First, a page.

ConstantTime Distributed Dominating Set Approximation
 In Proc. of the 22 nd ACM Symposium on the Principles of Distributed Computing (PODC
, 2003
"... Finding a small dominating set is one of the most fundamental problems of traditional graph theory. In this paper, we present a new fully distributed approximation algorithm based on LP relaxation techniques. For an arbitrary parameter k and maximum degree #, our algorithm computes a dominating set ..."
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Cited by 138 (25 self)
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Finding a small dominating set is one of the most fundamental problems of traditional graph theory. In this paper, we present a new fully distributed approximation algorithm based on LP relaxation techniques. For an arbitrary parameter k and maximum degree #, our algorithm computes a dominating set of expected size O k# log #DSOPT rounds where each node has to send O k messages of size O(log #). This is the first algorithm which achieves a nontrivial approximation ratio in a constant number of rounds.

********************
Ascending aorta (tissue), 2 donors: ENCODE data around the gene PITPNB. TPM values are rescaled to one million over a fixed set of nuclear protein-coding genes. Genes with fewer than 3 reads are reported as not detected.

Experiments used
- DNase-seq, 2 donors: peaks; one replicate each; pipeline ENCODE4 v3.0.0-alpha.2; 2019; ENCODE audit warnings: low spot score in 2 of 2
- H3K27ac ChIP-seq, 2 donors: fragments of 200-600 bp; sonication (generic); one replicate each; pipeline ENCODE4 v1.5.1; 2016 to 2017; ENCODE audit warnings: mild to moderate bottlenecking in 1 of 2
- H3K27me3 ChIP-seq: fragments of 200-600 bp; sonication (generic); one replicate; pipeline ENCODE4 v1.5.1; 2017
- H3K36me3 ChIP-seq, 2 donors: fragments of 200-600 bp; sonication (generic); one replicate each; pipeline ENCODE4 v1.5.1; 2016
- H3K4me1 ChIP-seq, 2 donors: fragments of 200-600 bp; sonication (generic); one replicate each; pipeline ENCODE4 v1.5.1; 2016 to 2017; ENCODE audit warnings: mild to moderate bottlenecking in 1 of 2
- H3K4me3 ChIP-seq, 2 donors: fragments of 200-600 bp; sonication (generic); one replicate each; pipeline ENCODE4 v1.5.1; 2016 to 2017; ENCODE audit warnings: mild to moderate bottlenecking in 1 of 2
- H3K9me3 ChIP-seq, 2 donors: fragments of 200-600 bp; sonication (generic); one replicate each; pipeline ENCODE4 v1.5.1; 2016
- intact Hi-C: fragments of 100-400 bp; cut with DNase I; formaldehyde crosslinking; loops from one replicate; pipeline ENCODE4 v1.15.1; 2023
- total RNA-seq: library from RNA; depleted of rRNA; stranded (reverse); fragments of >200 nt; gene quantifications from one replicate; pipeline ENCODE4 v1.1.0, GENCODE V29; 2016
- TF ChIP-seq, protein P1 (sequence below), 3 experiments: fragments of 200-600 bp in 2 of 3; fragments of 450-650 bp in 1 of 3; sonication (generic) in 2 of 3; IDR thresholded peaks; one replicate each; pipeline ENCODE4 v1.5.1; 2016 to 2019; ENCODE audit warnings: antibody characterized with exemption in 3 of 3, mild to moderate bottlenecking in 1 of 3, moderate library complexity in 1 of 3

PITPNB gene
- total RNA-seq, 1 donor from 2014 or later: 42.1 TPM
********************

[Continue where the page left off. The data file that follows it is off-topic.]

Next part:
Approximation algorithms for combinatorial auctions with complementfree bidders
 In Proceedings of the 37th Annual ACM Symposium on Theory of Computing (STOC
, 2005
"... We exhibit three approximation algorithms for the allocation problem in combinatorial auctions with complement free bidders. The running time of these algorithms is polynomial in the number of items m and in the number of bidders n, even though the “input size ” is exponential in m. The first algori ..."
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Cited by 137 (27 self)